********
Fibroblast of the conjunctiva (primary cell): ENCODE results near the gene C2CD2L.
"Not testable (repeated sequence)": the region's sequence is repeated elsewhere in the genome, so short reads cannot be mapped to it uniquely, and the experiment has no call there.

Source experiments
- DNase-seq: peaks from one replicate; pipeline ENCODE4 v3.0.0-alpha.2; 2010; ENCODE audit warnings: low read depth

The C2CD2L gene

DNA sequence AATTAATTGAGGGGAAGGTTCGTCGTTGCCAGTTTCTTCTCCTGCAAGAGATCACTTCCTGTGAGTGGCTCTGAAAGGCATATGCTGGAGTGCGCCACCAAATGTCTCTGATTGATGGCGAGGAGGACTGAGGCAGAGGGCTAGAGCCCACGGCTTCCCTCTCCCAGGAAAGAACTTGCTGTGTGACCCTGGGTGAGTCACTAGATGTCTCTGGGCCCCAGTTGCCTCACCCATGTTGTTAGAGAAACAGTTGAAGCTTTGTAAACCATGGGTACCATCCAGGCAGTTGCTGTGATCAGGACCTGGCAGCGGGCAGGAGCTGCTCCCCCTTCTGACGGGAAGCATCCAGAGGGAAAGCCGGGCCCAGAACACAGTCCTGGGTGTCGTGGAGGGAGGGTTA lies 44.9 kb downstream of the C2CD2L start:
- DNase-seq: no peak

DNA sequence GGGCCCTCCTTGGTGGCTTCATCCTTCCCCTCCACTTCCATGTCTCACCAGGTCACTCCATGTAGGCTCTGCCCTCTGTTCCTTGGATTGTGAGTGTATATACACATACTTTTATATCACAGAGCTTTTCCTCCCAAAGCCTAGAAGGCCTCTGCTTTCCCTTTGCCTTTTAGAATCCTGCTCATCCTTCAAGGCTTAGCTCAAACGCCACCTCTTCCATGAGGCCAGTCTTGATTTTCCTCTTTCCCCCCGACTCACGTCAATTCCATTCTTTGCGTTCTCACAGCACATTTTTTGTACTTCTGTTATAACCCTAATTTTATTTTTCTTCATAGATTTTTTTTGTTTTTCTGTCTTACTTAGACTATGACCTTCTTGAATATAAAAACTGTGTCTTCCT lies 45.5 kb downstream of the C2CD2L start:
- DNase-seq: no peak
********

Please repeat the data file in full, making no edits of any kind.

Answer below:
Fibroblast of the conjunctiva (primary cell): ENCODE results near the gene C2CD2L.
"Not testable (repeated sequence)": the region's sequence is repeated elsewhere in the genome, so short reads cannot be mapped to it uniquely, and the experiment has no call there.

Source experiments
- DNase-seq: peaks from one replicate; pipeline ENCODE4 v3.0.0-alpha.2; 2010; ENCODE audit warnings: low read depth

The C2CD2L gene

DNA sequence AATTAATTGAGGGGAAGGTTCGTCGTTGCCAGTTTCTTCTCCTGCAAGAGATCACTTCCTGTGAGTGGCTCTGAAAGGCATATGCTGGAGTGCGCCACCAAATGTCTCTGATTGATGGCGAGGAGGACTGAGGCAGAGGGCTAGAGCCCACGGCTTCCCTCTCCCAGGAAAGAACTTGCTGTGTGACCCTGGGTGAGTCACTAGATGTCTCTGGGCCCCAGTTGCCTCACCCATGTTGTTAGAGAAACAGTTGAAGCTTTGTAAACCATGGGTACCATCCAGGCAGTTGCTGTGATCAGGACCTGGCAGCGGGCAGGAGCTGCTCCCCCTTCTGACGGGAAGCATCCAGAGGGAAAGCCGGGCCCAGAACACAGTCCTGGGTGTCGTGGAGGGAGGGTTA lies 44.9 kb downstream of the C2CD2L start:
- DNase-seq: no peak

DNA sequence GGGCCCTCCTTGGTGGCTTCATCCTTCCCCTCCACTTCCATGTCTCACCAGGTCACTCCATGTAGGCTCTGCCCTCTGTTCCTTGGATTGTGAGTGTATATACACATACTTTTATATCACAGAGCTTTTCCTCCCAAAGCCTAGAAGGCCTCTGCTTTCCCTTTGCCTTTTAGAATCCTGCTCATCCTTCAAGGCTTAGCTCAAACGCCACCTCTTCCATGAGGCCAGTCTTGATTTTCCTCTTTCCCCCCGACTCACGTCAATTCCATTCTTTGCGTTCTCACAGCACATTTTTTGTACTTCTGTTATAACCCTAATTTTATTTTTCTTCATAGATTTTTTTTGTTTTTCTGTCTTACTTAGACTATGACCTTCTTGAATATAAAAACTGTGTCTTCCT lies 45.5 kb downstream of the C2CD2L start:
- DNase-seq: no peak